archive for the 'Sensory Porcessing' category

Easter Sensory Bin

Easter Sensory Bin

This Easter sensory bin assembly was completely effortless since we had so many cute goodies left over from our our 3D collage Hobby Lobby and Dollar Tree hauls. This time around, colored rock salt was used as a base. You can find the tutorial on how to color rock salt, rice, and macaroni in our post here.

Easter Sensory Bin

Oh, look who is making yet another appearance! We cannot get enough of the soft little chicks. The great thing is, is that even though this bin will contain many of the same items that the children will have used in their collages, they will be using them in totally different ways, creating new learning experiences.

Easter Sensory Bin

MATERIALS USED:

– Any suitable container
– A batch of colored rock salt (tutorial here)
– Plastic eggs
– Plastic bunny eggs
– Small glitter eggs
– Colored buttons
– Chicks
– Easter grass
– Small baskets
– Small cups
– Ice cream scoop
– Sand rake
– Tweezers

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Shaving Cream Easter Egg Craft

Finger painting with shaving cream allows children to explore, experiment, and create – all while strengthening their senses. Let’s finger paint some Easter eggs!

Shaving Cream Easter Egg Craft

Simply add a few drops of watercolor to the shaving cream, and blend. Give the children a large egg shape (download the free template here) or, depending on their age and ability, encourage them to cut out their own. Allow the kids to work the colors into the construction paper with their fingers.

What’s so great about this activity, is the way the shaving cream adheres to the paper. It goes on so lightly and dries almost instantaneously, yet it remains rich in color. The eggs don’t become soggy, making them prone to tearing or ripping like they normally would with regular paint or straight watercolor.

Shaving Cream Easter Egg Craft

Preschoolers may then glue (a dab will do ya) their eggs onto a bigger piece of construction paper. Add some Easter grass, and voila! This colorful finger painted egg is the perfect Easter decoration for any bulletin board or refrigerator.

MATERIALS USED:

– Construction paper
– Glue
– Our free printable egg template
– Scissors
– Easter grass
– Shaving cream
– Watercolors

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The Power of Playdough

The Power of Playdough

I thought it would be fun to set up a playdough bakery. I made some chocolate colored/scented dough and some lavender glitter dough. I also provided birthday candles, wooden flower decorations, colored beads (sprinkles), pie and bread tins, rolling pins, ice cream scoops, silicone cupcake holders, a serving platter with a doily, cookie cutters, etc.. I had everything ready to go before my class arrived.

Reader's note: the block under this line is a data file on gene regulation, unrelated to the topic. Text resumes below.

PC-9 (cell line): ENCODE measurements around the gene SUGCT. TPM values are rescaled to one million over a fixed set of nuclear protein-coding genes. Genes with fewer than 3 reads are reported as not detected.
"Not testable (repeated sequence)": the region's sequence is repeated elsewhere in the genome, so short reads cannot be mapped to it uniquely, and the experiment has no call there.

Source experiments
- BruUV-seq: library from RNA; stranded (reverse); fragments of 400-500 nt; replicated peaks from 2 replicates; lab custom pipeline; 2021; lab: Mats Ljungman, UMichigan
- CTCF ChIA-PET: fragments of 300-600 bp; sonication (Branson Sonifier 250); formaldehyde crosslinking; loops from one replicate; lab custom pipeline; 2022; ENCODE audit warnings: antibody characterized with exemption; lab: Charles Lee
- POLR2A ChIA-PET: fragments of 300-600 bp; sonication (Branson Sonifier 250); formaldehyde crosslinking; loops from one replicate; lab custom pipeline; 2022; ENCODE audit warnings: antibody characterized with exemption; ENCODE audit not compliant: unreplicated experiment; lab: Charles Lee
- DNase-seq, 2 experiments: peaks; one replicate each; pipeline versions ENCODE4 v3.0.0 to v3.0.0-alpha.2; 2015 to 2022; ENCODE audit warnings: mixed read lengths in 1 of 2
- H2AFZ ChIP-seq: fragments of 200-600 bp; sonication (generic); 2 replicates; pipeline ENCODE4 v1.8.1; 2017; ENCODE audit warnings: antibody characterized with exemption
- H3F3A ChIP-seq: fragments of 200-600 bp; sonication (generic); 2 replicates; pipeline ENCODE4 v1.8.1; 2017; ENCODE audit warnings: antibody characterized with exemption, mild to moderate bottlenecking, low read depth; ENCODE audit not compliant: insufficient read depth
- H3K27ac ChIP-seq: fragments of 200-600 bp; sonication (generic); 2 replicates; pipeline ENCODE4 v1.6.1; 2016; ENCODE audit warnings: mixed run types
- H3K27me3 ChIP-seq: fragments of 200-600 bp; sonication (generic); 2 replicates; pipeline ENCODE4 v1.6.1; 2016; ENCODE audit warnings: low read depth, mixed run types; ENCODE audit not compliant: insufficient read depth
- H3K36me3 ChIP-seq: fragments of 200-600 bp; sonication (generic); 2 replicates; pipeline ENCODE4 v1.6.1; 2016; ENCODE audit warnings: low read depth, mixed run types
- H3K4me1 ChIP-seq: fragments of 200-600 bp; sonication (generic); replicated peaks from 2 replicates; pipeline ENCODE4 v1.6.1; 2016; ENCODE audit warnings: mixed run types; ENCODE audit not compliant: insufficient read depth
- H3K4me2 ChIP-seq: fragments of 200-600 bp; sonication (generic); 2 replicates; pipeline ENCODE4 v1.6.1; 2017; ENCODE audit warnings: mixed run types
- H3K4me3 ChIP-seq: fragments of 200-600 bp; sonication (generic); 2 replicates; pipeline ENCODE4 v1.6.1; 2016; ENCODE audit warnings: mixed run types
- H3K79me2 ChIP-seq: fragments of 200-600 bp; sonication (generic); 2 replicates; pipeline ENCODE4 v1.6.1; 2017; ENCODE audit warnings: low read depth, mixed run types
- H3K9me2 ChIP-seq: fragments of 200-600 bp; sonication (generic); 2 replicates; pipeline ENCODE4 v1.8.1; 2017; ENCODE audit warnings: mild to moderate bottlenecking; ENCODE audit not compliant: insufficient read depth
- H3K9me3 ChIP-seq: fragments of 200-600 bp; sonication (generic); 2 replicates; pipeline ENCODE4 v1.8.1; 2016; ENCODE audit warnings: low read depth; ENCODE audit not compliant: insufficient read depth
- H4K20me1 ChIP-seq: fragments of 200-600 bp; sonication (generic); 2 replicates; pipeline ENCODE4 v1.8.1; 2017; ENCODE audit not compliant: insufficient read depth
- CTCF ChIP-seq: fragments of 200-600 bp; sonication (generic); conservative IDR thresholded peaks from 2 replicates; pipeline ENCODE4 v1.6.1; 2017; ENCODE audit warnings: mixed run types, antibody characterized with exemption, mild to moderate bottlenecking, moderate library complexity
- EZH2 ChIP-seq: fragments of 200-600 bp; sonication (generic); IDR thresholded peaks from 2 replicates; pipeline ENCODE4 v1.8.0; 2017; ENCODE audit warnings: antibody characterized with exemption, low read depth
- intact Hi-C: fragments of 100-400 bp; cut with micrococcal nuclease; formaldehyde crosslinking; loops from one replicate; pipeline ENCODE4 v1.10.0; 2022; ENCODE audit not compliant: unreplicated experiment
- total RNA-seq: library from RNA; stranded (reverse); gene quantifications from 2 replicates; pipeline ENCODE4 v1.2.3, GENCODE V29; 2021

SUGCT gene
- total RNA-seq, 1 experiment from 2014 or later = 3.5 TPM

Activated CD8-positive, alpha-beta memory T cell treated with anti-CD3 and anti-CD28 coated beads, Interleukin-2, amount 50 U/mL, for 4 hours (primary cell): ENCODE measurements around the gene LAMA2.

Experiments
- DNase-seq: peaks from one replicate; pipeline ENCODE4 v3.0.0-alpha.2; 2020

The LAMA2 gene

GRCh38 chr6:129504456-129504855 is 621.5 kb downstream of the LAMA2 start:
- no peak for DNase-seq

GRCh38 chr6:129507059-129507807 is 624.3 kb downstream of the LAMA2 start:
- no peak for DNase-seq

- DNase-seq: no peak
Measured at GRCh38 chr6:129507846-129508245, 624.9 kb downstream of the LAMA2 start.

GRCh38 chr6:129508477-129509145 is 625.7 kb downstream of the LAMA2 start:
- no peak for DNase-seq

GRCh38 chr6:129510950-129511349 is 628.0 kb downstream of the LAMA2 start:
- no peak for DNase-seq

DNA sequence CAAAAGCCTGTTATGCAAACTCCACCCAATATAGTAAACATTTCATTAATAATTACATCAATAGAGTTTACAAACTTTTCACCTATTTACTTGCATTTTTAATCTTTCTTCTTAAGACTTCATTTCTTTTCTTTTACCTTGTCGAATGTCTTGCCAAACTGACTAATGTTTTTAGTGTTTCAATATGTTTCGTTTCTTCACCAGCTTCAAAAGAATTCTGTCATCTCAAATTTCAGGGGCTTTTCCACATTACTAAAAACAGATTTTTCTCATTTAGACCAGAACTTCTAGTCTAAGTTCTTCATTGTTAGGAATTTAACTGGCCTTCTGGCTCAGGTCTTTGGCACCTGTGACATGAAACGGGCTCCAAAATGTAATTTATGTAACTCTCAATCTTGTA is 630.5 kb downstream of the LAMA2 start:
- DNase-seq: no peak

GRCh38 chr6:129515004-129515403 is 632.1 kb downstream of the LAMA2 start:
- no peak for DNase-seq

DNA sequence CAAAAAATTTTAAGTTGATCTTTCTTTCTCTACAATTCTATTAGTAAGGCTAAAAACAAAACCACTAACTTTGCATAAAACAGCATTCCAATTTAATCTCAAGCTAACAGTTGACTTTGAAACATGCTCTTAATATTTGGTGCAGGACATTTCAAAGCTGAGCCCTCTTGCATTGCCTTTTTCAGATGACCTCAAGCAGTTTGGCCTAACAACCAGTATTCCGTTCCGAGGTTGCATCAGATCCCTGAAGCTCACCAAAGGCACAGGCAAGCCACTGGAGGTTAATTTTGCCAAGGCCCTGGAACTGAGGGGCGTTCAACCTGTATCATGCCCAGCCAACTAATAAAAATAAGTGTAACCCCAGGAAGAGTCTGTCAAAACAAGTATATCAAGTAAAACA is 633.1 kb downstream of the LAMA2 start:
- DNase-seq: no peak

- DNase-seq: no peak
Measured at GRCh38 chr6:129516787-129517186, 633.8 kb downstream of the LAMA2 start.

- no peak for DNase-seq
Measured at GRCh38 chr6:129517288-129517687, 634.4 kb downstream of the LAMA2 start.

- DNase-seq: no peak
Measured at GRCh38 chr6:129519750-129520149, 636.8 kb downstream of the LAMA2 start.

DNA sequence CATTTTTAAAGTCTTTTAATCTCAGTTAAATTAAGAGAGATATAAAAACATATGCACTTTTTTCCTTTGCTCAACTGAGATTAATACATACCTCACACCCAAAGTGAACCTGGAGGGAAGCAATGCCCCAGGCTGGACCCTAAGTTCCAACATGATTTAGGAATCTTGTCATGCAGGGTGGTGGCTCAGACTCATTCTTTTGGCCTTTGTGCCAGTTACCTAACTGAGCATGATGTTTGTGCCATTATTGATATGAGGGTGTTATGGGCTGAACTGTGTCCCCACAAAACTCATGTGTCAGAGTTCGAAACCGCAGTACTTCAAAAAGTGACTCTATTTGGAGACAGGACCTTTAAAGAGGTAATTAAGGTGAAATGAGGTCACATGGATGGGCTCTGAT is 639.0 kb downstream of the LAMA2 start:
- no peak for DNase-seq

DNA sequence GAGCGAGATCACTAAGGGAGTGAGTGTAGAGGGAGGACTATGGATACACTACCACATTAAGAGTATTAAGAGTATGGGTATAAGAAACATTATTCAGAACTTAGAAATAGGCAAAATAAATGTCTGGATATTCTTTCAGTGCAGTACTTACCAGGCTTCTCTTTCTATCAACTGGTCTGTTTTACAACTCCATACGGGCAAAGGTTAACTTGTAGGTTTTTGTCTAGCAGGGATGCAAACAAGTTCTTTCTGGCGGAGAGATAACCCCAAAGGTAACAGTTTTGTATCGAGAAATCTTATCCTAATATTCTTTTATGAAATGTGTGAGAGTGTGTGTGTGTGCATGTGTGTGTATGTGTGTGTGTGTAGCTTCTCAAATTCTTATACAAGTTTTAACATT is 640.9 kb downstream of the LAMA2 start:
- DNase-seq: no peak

The Power of Playdough

This is Chloe. She is always so serious and straight-faced in the mornings, so I was thrilled to see her chatting and smiling while making her “special star cookie”. Some of the kids made birthday cakes and cupcakes while singing “Happy Birthday” to each other.

The Power of Playdough

There are so many benefits to playing with this squishy substance.

SOCIAL EMOTIONAL DEVELOPMENT

Play dough allows preschoolers to come up with unique and creative ideas. Children often express pride in accomplishments when they use playdough in purposeful and meaningful ways. Social skills grow as they share space and materials.

FINE MOTOR SKILLS

Children use their hands and tools to pound, push, poke, shape, flatten, roll, cut, and scrape the dough. Through these experiences, they develop eye-hand coordination and control, dexterity, and strength; critical skills they will need later for writing, drawing, and other purposes.

The Power of Playdough

LANGUAGE/LITERACY

Working with playdough helps young children to enhance their language abilities. They practice listening, understanding, speaking, and communicating skills as they negotiate roles and engage in conversations with classmates and teachers. Materials like playdough encourage preschoolers to describe and reflect on what they are doing.

The Power of Playdough

SCIENCE AND MATH

As young children discuss what they are doing with the dough, they often engage in scientific thinking. They learn through tactile experiences, observing and reflecting on how materials feel and change (grainy, smooth, round, flat). Math skills increase as children compare shapes, measure sizes, and count.

All in all, NEVER underestimate the power of playdough.

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